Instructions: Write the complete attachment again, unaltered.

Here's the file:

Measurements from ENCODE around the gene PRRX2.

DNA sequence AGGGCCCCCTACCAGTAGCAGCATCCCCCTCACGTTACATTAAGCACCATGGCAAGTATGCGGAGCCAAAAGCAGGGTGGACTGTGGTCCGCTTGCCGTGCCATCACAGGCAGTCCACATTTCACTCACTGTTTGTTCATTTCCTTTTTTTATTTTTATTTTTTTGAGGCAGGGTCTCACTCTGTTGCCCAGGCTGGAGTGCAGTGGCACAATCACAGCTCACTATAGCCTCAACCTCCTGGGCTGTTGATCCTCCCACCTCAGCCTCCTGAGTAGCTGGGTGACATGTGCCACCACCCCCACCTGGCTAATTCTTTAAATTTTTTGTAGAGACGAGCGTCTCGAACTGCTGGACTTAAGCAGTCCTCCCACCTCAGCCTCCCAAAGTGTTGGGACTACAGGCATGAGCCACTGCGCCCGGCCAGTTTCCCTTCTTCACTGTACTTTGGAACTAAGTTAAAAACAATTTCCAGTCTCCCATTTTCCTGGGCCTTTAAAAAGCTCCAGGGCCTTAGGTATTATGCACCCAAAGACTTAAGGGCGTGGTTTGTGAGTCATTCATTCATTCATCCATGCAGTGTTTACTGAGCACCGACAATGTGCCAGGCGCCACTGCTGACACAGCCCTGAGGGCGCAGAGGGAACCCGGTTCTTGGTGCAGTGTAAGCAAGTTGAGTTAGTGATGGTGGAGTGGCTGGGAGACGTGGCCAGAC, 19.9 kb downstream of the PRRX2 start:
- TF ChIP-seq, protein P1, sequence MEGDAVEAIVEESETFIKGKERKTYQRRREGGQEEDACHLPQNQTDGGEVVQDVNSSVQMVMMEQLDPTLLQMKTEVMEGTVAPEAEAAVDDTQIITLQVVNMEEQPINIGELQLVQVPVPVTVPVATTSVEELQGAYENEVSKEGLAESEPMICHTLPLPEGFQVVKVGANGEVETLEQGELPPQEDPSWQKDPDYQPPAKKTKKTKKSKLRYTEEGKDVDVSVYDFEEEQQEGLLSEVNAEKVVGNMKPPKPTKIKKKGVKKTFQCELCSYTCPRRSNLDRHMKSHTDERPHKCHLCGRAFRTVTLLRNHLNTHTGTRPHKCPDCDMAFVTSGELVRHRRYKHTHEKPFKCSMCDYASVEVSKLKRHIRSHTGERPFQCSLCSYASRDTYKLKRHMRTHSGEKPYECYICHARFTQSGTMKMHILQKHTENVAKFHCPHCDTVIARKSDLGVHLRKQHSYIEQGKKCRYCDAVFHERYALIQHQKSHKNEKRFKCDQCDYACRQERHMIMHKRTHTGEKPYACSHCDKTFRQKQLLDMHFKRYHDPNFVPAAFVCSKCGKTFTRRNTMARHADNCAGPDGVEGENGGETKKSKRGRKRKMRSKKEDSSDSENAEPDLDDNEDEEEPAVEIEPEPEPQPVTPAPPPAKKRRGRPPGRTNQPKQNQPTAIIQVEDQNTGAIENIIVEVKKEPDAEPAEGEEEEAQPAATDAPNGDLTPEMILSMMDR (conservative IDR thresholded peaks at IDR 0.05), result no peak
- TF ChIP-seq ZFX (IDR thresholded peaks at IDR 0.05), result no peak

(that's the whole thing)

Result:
Measurements from ENCODE around the gene PRRX2.

DNA sequence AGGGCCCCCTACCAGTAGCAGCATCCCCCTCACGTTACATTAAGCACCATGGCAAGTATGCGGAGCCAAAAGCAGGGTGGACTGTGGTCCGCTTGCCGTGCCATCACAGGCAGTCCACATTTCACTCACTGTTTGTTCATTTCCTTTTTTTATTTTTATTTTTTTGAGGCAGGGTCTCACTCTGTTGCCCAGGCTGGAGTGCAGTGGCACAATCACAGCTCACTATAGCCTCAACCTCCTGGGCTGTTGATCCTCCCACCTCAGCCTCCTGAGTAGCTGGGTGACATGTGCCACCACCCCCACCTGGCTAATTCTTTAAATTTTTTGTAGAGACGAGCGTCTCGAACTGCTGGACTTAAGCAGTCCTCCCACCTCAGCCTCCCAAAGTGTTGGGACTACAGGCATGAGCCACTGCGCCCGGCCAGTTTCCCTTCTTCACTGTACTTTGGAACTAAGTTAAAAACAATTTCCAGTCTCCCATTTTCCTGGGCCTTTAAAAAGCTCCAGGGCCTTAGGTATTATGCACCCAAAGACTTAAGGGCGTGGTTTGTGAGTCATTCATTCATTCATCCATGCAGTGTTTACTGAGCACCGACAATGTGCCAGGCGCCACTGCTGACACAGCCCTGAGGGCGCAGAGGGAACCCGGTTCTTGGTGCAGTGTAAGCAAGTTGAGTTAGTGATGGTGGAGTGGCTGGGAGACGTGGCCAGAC, 19.9 kb downstream of the PRRX2 start:
- TF ChIP-seq, protein P1, sequence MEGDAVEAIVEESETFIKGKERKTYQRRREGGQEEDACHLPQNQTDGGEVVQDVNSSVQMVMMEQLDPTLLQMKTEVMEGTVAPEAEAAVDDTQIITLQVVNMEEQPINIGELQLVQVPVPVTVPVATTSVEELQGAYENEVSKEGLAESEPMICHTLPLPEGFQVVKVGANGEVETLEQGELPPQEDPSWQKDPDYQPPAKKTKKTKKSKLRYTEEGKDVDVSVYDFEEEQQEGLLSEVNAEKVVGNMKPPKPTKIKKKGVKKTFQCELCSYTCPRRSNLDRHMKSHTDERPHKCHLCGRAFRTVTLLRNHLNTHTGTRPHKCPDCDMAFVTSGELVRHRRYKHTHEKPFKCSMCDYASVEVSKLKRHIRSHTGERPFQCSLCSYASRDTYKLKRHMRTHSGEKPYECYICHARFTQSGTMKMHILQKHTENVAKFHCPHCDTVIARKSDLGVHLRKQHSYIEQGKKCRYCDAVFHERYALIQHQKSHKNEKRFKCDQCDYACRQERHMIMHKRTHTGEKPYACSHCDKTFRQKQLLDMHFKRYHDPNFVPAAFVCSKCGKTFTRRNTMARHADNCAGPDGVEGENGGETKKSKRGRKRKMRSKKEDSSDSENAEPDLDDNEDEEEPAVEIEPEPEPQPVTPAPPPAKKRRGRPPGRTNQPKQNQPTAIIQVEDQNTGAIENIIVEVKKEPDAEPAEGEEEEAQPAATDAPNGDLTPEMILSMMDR (conservative IDR thresholded peaks at IDR 0.05), result no peak
- TF ChIP-seq ZFX (IDR thresholded peaks at IDR 0.05), result no peak